Job Embeddedness

Umbrella Summary

What is job embeddedness?

Job embeddedness refers to the extent to which employees are connected to their jobs through a social web. It includes three aspects, each of which is considered in light of the job or organization (“on-the-job embeddedness”) and the community (“off-the job embeddedness”): (a) links—the extent to which people have links to other people or activities, (b) fit—the extent to which their job and community are similar to or fit with the other aspects in their life space, and (c) sacrifice—what they would give up if they left, especially if they had to move to another city or home (Mitchell, Holtom, Lee, Sablynski, & Erez, 2001).

Why is job embeddedness important?

Job embeddedness is important because it is positively associated with job satisfaction, affective organizational commitment (an aspect of organizational commitment that is based on identification with, involvement in, and emotional attachment to the organization; Allen & Meyer, 1990), and job performance (Jiang, Lu, McKay, Lee, & Mitchell, 2012). Most important, as a variable intended to describe why people stay, it is negatively related to job search behavior, turnover intentions, and turnover, particularly in public organizations (Jiang et al., 2012; Rubenstein, Eberly, Lee, & Mitchell, 2017). On-the-job embeddedness is more strongly predictive of both performance and turnover than off-the-job embeddedness (Jiang et al., 2012).

How can job embeddedness be increased?

Research on job embeddedness thus far has focused on assessing factors that are merely associated with embeddedness, not on testing strategies for improving it or on examining whether improving it affects outcomes like turnover. Nonetheless, typical suggestions for improving it include activities that establish connections at work and at home, such as work parties, informal gatherings, good opportunities and benefits, use of teams and committees, ensuring a good fit between a person’s skills and the job, flexible scheduling, and access to community attractions (Crossley, Bennett, Jex, & Burnfield, 2007; Lee, Burch, & Mitchell, 2014).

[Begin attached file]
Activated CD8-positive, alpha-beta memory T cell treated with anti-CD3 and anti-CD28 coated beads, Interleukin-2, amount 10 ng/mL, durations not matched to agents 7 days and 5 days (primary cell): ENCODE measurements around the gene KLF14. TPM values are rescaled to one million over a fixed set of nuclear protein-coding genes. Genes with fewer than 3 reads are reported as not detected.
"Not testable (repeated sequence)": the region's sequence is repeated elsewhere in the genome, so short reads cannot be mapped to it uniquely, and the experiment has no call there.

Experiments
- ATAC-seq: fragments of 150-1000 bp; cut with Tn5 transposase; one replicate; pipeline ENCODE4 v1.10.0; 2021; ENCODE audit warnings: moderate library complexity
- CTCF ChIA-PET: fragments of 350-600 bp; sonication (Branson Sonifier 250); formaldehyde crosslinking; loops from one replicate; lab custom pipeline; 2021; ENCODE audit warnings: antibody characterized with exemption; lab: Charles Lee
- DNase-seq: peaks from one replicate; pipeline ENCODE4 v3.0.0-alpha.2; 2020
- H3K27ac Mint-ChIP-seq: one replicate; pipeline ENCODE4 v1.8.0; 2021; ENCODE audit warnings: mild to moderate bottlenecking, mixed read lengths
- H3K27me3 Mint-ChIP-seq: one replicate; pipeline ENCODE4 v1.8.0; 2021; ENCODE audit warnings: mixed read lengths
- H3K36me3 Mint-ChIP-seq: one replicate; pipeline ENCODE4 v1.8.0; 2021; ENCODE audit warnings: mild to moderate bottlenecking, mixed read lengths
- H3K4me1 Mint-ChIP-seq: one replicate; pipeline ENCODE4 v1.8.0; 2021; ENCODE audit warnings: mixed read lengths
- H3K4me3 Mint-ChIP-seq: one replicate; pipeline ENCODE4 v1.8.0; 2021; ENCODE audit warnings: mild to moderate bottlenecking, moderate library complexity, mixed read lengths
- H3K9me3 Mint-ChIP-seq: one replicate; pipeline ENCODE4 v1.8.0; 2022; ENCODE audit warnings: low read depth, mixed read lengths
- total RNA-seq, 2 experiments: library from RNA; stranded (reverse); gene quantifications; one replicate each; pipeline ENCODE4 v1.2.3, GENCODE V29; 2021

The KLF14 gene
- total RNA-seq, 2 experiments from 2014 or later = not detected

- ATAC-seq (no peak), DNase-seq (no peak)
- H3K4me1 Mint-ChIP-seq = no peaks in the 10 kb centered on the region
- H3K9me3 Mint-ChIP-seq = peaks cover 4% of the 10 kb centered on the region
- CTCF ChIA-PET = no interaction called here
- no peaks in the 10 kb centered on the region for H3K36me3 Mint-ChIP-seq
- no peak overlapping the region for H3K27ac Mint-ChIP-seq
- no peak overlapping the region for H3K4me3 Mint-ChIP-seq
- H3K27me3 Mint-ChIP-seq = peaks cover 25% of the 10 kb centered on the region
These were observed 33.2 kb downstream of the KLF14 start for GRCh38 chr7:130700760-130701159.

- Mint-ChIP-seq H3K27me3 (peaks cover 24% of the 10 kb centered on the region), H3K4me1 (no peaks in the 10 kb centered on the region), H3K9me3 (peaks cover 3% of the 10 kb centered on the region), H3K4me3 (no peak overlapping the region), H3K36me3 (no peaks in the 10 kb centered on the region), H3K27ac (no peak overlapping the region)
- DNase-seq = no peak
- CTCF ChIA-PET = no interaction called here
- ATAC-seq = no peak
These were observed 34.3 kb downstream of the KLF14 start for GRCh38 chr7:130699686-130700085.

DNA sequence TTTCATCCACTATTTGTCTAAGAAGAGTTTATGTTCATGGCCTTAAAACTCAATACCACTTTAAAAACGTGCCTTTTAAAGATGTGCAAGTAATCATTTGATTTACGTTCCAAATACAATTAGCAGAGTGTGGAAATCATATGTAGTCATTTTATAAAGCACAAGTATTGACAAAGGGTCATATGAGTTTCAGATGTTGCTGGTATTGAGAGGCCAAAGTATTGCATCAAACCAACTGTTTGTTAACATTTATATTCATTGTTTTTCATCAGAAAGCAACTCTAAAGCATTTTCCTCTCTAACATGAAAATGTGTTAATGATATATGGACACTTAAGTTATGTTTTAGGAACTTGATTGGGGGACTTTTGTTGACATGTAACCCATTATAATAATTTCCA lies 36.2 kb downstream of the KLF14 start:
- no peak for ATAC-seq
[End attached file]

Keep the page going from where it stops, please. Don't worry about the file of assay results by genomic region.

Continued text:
QIC-WD Takeaways

  • Job embeddedness is moderately predictive of turnover and minimally predictive of performance.
  • On-the-job embeddedness is more strongly predictive of both performance and turnover than off-the-job embeddedness.
  • Research is needed to develop and test strategies to improve job embeddedness and to test whether improving job embeddedness reduces turnover.
  • Suggested, but untested, strategies for improving job embeddedness generally involve establishing employees’ connections at work and at home.


Allen, N. J., & Meyer, J. P. (1990). The measurement and antecedents of affective, continuance, and normative commitment to the organization. Journal of Occupational Psychology, 63, 1–18.

Crossley, C., Bennett, R. J., Jex, S. M., & Burnfield, J. L. (2007). Development of a global measure of job embeddedness and integration into a traditional model of voluntary turnover. Journal of Applied Psychology, 92, 1031–1042.

Jiang, K., Lu, D., McKay, P. F., Lee, T. W., & Mitchell, T. R. (2012). When and how is job embeddedness predictive of turnover? A meta-analytic investigation. Journal of Applied Psychology, 97, 1077–1096.

Lee, T. W., Burch, T. C., & Mitchell, T. R. (2014). The story of why we stay: A review of job embeddedness. Annual Review of Organizational Psychology and Organizational Behavior, 1, 199–216.

Mitchell, T. R., Holtom, B. C., Lee, T. W., Sablynski, C. J., & Erez, M. (2001). Why people stay: Using job embeddedness to predict voluntary turnover. Academy of Management Journal, 44, 1102–1121.

Rubenstein, A. L., Eberly, M. B., Lee, T. W., & Mitchell, T. R. (2017). Surveying the forest: A meta-analysis, moderator investigation, and future-oriented discussion of the antecedents of voluntary employee turnover. Personnel Psychology, 71, 1–43.


Megan Paul, PhD, University of Nebraska-Lincoln

Suggested Citation

Paul, M. (2020, April 22). Umbrella summary: Job embeddedness. Quality Improvement Center for Workforce Development.


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